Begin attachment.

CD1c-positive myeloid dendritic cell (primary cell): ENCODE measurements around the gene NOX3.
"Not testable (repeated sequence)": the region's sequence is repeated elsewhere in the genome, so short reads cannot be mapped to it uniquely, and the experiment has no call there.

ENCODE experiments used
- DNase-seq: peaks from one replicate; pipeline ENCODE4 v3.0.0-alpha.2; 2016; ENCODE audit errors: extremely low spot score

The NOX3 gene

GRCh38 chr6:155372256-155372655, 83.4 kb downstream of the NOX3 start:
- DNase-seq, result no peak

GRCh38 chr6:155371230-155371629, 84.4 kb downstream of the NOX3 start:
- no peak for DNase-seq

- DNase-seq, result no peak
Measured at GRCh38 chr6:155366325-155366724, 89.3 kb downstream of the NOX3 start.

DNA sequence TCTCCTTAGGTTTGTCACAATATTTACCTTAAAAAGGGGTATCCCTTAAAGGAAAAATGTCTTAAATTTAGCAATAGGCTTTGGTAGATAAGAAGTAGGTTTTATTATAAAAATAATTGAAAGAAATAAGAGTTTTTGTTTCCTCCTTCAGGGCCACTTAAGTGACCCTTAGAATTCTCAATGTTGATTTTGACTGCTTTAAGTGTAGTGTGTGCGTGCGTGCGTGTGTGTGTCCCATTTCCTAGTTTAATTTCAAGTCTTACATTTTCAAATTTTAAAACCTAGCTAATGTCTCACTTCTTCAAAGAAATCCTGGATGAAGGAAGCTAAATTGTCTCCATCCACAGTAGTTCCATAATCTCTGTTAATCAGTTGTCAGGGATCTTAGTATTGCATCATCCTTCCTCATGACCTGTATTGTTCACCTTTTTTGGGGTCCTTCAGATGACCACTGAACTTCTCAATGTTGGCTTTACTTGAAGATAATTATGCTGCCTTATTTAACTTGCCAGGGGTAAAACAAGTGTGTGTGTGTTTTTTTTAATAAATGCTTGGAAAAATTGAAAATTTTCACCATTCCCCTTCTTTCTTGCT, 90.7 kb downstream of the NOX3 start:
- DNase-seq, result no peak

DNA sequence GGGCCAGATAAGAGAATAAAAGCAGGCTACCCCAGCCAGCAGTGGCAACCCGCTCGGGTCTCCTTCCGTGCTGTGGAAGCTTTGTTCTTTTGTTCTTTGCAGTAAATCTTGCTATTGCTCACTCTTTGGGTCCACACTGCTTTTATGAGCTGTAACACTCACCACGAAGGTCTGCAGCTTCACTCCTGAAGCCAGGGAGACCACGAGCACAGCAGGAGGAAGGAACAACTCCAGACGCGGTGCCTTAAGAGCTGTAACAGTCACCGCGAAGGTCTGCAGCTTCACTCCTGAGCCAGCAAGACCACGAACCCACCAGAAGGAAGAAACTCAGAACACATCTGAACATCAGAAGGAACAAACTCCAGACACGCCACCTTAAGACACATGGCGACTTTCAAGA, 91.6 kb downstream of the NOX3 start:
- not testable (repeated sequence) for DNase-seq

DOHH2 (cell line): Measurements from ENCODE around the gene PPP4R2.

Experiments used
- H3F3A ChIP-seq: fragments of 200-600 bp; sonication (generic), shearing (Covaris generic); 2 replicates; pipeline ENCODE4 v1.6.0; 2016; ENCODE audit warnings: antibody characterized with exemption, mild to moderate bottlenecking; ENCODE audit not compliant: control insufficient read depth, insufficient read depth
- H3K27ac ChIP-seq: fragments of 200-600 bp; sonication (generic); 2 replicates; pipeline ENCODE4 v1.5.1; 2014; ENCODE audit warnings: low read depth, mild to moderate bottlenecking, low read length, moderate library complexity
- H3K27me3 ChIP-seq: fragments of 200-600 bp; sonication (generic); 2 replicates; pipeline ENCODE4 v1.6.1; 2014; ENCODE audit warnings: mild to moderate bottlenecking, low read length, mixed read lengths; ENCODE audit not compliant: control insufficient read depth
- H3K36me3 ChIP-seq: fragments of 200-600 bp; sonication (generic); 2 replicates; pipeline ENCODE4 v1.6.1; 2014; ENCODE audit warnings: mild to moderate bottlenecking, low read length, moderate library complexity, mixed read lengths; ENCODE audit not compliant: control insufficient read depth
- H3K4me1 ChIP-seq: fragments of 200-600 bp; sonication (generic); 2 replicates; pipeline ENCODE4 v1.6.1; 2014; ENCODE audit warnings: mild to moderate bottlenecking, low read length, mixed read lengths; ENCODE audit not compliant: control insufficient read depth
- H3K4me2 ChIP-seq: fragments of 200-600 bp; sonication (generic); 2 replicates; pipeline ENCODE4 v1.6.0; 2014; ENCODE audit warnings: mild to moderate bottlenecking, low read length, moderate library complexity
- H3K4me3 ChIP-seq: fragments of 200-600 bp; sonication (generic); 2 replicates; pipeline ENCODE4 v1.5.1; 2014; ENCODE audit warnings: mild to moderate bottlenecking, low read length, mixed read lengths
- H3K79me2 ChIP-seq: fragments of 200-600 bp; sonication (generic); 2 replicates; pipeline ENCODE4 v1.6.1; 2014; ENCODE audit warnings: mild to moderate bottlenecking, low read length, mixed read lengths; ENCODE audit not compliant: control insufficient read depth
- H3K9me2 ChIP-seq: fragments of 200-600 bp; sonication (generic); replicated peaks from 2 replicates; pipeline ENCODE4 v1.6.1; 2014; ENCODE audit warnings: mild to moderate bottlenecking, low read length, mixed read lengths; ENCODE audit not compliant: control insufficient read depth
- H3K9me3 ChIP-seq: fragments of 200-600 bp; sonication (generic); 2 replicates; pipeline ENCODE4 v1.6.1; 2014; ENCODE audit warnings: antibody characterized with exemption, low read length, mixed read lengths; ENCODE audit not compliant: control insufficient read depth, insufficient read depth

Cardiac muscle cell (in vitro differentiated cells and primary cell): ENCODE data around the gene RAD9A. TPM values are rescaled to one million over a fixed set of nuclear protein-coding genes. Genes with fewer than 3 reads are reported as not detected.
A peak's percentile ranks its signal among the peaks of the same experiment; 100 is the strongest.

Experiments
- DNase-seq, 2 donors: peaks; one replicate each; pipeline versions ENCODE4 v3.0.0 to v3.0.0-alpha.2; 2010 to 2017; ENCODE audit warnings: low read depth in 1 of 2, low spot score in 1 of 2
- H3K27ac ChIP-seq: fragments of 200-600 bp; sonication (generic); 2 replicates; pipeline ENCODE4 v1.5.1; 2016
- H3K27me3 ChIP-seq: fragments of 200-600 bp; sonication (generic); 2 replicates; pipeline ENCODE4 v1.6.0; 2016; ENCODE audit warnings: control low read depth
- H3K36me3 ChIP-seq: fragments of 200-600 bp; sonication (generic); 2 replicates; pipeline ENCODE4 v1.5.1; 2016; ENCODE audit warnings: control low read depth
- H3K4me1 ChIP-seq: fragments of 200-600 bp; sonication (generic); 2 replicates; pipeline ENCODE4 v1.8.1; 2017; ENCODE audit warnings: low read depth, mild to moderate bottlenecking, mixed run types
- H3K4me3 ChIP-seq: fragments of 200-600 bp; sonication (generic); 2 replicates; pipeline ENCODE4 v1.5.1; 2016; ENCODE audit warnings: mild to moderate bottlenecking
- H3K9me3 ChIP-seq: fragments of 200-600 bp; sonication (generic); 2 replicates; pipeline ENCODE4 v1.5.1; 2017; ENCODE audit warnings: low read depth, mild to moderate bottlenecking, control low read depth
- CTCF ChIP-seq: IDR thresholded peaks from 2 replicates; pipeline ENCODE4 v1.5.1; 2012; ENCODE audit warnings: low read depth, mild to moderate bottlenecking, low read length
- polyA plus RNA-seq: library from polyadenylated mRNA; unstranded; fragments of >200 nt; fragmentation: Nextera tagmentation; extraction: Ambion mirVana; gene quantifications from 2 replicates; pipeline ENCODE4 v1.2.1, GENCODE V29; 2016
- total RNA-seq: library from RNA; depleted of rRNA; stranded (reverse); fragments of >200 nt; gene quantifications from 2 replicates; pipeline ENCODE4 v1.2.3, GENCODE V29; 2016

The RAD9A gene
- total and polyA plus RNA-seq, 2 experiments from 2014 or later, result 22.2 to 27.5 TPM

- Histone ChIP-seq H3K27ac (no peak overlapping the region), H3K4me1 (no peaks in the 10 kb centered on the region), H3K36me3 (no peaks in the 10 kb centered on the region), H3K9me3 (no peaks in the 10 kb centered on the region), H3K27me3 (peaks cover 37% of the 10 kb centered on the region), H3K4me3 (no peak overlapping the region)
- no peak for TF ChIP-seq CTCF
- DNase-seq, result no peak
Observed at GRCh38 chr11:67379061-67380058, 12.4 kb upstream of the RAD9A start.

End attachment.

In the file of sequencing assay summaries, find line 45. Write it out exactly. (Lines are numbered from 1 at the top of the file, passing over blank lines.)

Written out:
- DNase-seq, result no peak